Monday, March 1, 2010

Success and Disappointment...


Are both a learning experience, I've found. Often, when I'm exercising my crafting muscle, I run into problems I didn't anticipate. Recently, I decided to make a wall plaque for a friend's young daughter as a birthday gift - this child is extremely creative, and her parents haven't dampened it a bit, which I admire. She is always trying out new mediums (she colored on paper with chalk for an hour one day) and cutting and pasting paper together. I found materials that match her bedroom decor, and started sewing several hours before the party. What I didn't anticipate, however, was the amount of time it would take me to embroider... I was literally putting the finishing touches on the plaque moments before walking out the door. But what a success - it turned out beautifully, and may have reenforced the lesson (which I've learned numerous times) not to wait until the last minute to get a great, crafty gift idea. But it seems my creative mind works best under pressure.

My next crafty lesson this week was this - never trust a dye job you didn't do yourself. I've had this great little sock yarn in my stash for a while now - a friend who stopped knitting gave it to me. I haven't worked it into socks yet because the dye pattern features very short color repeats, which nearly always results in "pooling" of the colors on my sock - a yarn trick I detest. But I found a pattern I wanted to try, and decided to use this yarn as the guinea pig.
The pattern is a neat construction that features knitting on the bias (the stitches move diagonally across the knitted plane, not horizontally), and the heel is "oragamied" together in a neat little swirl.
It took me less than a week to knit these cute little socks, and less than two minutes to have them ruined! Of course, I didn't take any pictures of the socks before I washed them (I always wash my newly finished knits - to get out any oils and dirt, and to shape them). I plunged them into the bathroom sink, and they immediately turned the water to mud...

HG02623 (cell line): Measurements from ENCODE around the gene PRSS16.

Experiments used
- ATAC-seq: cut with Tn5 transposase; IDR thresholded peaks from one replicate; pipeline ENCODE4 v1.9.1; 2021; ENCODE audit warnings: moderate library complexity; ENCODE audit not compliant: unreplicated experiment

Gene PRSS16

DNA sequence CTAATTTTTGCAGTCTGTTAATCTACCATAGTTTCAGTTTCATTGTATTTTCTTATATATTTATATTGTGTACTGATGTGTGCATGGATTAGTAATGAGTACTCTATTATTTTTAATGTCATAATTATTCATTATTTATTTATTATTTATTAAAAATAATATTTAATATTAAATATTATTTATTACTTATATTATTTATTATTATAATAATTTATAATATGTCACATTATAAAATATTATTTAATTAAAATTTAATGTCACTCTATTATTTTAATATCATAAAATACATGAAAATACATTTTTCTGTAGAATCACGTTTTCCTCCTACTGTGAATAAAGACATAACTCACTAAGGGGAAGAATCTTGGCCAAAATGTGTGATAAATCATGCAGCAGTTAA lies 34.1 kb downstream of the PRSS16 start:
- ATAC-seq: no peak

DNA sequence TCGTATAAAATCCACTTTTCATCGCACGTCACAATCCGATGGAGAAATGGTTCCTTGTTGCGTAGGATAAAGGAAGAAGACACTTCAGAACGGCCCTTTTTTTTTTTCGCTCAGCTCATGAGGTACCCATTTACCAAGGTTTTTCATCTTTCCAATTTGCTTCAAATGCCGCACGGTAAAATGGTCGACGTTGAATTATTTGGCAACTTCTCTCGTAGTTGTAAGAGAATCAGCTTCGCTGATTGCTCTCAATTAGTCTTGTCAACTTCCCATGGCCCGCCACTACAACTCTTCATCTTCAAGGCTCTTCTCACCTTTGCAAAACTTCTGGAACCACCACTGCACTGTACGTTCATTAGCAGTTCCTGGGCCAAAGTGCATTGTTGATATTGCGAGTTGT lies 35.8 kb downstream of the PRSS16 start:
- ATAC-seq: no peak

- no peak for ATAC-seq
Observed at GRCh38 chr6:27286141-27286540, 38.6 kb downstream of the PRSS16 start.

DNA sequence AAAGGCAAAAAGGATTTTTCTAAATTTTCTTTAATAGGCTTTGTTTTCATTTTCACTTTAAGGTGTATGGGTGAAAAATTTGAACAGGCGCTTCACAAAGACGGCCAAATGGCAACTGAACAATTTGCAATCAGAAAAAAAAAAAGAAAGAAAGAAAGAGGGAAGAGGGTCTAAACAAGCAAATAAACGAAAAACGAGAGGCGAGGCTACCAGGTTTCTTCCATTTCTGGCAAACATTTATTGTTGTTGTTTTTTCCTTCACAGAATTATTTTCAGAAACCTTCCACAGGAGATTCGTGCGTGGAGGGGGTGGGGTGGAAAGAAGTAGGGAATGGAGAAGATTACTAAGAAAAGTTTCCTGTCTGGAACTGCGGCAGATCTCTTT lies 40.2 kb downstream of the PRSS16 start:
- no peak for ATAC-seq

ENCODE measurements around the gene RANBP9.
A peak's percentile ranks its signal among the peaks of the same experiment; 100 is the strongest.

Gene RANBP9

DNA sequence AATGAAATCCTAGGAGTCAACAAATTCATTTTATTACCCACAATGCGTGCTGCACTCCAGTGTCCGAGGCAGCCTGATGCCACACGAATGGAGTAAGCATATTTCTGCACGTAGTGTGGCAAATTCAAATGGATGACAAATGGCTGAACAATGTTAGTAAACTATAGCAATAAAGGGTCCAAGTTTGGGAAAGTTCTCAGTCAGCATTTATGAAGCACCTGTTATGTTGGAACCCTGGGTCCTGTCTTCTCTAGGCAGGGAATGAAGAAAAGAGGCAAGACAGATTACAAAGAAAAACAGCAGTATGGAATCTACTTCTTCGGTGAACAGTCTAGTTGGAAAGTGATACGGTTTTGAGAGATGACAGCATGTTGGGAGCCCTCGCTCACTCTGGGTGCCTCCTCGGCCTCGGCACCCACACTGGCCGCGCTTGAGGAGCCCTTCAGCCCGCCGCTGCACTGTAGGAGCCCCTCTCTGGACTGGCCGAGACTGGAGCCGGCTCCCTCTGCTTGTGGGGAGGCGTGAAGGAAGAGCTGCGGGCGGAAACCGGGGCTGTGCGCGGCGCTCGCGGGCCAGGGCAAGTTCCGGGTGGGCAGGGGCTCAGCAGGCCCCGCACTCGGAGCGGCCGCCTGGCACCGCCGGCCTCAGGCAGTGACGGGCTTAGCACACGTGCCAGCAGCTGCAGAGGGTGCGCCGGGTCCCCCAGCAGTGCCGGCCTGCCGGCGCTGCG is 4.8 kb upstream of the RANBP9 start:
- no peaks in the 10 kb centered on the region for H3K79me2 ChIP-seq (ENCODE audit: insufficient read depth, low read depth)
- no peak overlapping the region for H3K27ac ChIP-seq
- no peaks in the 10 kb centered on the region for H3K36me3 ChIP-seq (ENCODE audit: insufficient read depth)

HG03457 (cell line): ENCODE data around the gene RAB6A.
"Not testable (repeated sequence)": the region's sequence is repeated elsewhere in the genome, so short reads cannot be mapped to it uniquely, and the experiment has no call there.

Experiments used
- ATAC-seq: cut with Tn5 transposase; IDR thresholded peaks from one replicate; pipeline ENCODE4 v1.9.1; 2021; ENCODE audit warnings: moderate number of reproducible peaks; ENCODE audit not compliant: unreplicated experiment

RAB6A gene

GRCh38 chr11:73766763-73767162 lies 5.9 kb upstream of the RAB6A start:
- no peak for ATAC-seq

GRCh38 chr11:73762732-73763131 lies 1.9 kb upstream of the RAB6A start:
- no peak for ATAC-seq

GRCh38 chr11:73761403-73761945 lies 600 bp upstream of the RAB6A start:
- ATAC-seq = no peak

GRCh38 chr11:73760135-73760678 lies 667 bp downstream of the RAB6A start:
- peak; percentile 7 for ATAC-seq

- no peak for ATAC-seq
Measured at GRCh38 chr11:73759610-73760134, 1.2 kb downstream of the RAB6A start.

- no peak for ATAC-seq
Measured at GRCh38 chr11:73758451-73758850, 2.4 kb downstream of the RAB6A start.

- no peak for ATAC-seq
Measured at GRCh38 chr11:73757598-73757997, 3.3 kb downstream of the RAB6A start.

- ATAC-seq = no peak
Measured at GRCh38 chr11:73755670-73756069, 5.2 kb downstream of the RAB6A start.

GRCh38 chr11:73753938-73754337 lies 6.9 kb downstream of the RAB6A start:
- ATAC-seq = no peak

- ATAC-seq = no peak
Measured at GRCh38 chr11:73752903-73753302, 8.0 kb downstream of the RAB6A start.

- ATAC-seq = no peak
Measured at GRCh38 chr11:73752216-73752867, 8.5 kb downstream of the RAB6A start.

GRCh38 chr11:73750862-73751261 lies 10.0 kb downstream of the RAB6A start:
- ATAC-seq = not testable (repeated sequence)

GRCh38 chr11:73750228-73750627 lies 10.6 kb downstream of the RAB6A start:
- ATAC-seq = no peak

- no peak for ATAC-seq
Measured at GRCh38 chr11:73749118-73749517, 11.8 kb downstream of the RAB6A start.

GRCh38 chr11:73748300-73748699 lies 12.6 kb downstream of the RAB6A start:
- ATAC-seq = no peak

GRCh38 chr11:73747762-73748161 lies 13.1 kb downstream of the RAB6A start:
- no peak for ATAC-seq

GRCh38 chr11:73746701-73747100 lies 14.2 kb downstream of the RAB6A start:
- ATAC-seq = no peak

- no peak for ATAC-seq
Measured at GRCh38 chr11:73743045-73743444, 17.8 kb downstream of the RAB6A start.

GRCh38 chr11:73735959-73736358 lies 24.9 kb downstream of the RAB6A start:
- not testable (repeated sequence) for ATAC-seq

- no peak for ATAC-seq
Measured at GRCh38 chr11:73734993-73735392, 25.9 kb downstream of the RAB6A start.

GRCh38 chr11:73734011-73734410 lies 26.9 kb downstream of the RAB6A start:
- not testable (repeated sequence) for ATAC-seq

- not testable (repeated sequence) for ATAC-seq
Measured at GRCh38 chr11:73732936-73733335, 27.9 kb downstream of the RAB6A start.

What we have here, folks, is a failure (on the yarn dyers part) to exhaust the dyes. Black dyes, and other dark colors, tend to leave excess color on your fiber, which must be washed out thoroughly or it will bleed into the lighter parts of the yarn. Many people experience this with dark colored clothes, or the whole "red sock in the white laundry" dilemma. But for me, it came in the form of destroying a week's worth of knitting in two seconds. Of course, when I showed the socks to POSSLQ, he admired them and didn't seem to notice the dull, darkened colors of my previously bright socks. Bless that man, he is good to me. But here's some pictures of the unused portion of yarn, and the mucky socks for comparison.

A little lift to my spirits this weekend (especially after the sock disaster) was eating dinner with POSSLQ at my brand new dining room table! Here's the dining room, all ready for table...

And here's the dining room all full of new dining table!!! Thanks, Leigh Ann!

1 comment:

  1. Your new table is beautiful........as are your socks! I'd love to be able to knit socks. Would you care to share the pattern? Even if they are faded, they are still lovely!

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